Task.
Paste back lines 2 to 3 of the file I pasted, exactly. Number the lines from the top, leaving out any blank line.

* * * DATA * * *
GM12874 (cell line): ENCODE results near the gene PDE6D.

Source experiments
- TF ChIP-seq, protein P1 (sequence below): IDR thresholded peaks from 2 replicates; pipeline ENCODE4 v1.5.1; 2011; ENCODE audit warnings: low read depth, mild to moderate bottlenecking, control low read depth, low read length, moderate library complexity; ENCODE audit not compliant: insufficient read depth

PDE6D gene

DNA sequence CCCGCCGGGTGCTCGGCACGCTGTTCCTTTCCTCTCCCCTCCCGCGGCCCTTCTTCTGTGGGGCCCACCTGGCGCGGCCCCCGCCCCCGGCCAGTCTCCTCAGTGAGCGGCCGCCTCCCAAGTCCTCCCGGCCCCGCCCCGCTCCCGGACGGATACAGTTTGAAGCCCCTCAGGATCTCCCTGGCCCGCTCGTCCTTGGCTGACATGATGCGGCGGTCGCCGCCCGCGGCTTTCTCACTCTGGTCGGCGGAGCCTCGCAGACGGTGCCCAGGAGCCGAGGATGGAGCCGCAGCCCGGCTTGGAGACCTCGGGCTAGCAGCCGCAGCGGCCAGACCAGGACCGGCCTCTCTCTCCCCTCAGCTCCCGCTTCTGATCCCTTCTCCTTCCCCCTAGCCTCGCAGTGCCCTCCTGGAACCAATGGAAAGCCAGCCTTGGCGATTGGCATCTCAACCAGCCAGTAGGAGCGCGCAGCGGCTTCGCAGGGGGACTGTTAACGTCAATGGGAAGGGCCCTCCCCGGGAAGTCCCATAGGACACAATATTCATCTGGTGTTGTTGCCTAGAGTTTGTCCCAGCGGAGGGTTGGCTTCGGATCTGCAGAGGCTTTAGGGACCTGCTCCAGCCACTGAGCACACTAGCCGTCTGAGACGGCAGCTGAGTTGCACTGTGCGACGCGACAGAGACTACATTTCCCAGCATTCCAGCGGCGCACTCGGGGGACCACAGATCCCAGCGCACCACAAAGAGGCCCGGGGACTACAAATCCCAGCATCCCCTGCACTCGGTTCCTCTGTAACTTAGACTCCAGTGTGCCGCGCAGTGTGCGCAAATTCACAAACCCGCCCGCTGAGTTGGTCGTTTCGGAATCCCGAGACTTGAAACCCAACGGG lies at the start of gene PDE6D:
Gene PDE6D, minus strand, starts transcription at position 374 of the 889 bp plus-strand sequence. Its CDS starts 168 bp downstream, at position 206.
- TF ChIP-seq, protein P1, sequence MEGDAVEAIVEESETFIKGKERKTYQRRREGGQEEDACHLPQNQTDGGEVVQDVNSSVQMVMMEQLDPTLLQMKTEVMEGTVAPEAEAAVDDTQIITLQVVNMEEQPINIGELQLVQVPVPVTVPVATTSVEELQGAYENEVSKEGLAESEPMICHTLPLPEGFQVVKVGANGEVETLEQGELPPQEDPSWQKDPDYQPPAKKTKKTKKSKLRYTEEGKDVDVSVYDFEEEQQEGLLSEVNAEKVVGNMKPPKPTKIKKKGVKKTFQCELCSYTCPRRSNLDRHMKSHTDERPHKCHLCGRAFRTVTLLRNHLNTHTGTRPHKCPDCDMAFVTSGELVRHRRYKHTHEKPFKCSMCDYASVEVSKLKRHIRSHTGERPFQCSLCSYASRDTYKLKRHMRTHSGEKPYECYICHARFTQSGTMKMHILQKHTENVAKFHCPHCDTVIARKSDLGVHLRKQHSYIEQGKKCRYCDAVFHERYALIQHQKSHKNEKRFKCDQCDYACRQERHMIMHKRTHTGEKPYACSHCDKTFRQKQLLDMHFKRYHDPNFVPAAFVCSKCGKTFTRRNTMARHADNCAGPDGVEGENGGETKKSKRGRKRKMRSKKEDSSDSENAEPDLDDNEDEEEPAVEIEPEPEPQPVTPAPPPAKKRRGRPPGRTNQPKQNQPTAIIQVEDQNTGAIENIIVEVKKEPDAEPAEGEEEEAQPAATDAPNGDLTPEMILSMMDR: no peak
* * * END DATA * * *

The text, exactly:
Source experiments
- TF ChIP-seq, protein P1 (sequence below): IDR thresholded peaks from 2 replicates; pipeline ENCODE4 v1.5.1; 2011; ENCODE audit warnings: low read depth, mild to moderate bottlenecking, control low read depth, low read length, moderate library complexity; ENCODE audit not compliant: insufficient read depth